Of course, the credit reporting agencies were not giving up without a fight.  Your "credit score" was created using proprietary algorithms and they claimed this as protected Intellectual Property, which, as an IP Attorney, makes my skin crawl - almost as much as HP putting unnecessary chips in their toner cartridges so they can claim copyright protection long after their Patents have expired.  Do not buy an HP printer! Once the go-to source for printing, HP has systematically destroyed its own near-monopoly.  What a shame for such a storied old company - but I digress.

But of course, others figured out the "algorithm" or should I say - algorithms - as there are multiple credit scores, depending on whether you are buying a house or a car or getting a credit card.  And of course, banks have their own system of grading customers as well.  But regardless, anyone can create their own "score" system and they do.  My bank and credit card companies give me "scores" that are not "Fair Issac" (who is anything but fair - right?) but track closely enough - within a few points - that it doesn't really matter.

And how the score is calculated is insane.  You pay off a mortgage or car loan or are debt-free and your score may go down.  Rack up some debt, and you score may go up!  It is indeed a mystery.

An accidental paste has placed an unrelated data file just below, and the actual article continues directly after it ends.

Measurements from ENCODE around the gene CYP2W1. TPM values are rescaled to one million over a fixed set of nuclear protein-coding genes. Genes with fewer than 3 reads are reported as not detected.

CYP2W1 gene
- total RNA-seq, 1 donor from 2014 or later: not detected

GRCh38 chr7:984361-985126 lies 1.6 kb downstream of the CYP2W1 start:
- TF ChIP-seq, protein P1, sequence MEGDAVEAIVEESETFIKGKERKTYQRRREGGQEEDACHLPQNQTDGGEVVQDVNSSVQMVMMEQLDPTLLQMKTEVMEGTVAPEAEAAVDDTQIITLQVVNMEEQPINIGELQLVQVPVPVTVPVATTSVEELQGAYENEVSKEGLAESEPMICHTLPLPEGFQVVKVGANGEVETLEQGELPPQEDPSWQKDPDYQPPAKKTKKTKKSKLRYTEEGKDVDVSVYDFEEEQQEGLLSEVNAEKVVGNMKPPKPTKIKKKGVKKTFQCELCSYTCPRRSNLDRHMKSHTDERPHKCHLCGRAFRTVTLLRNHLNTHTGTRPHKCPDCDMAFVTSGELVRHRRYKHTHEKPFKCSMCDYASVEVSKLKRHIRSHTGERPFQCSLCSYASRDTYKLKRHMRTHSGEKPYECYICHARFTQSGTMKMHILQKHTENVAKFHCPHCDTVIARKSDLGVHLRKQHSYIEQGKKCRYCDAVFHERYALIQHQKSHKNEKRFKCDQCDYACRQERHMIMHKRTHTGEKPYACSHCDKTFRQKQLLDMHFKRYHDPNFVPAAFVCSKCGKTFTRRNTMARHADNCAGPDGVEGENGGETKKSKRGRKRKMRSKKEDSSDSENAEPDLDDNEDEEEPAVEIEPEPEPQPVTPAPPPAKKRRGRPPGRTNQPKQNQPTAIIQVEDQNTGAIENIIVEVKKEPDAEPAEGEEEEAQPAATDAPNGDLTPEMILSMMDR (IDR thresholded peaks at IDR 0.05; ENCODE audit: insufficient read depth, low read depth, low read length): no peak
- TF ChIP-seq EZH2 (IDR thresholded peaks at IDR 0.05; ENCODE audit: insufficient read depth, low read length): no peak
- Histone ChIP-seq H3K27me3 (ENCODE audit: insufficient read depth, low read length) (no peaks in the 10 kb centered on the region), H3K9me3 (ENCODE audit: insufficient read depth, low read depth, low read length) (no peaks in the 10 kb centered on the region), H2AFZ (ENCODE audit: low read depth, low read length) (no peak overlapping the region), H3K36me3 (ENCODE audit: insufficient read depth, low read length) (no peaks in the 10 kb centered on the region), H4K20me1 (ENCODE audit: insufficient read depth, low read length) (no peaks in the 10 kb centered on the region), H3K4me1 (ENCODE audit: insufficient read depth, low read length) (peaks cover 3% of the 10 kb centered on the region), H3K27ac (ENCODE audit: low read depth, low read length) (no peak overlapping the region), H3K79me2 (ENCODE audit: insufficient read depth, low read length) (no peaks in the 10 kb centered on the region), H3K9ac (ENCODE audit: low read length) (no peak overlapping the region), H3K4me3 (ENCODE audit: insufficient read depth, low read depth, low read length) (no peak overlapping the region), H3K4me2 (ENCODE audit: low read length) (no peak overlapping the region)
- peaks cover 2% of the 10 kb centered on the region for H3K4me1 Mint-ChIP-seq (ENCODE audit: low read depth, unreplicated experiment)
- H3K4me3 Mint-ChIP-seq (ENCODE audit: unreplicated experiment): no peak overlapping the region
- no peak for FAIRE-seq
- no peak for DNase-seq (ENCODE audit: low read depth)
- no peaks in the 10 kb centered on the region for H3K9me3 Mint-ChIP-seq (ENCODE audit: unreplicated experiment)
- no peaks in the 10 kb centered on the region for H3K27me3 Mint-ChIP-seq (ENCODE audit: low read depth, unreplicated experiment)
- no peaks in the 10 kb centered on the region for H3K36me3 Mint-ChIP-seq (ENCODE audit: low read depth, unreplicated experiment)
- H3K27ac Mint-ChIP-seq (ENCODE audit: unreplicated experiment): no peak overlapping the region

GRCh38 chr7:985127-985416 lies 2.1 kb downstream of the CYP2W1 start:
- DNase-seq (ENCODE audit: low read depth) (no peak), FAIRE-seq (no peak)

But following closely on credit scores was the idea of "locking" your credit report to prevent identity theft. Now, identity theft is a real buzzword these days, or at least it was a few years ago when "journalists" (which is a word that should be pronounced with a silent "j") use alarming headlines to make it seem that we are all one step away from having our identity stolen, and some "criminal" will buy a mansion and a Ferrari and live high on the hog and we will be on the hook to pay for it all for the rest of our lives.  I kid you not about these articles - it is only on the last page, in tiny type that they state the obvious - that you are not liable for loans you never took out and banks that recklessly loan money to people without checking their identification are liable instead.

It happens, too.  Mark was at a real estate closing and the closing attorney said, "Now, I just need to see your driver's license or other ID and make a copy of it."  The husband and wife said, "Oh, we left that in the car!" and went out of the room and never came back.  People do try to sell houses they don't own and pocket the cash.  Sometimes it actually works, but only if people are unwary.

Two other things were overlooked when selling the over-hyped myth of identity theft.  First, the credit industry started calling routine credit card fraud, "identity theft" when years ago it was just called credit card fraud.  Someone copies down your credit card number and charges stuff on your card.  And again, you are not liable for those charges, so dispute them, cancel the card, and order a new card.  Period.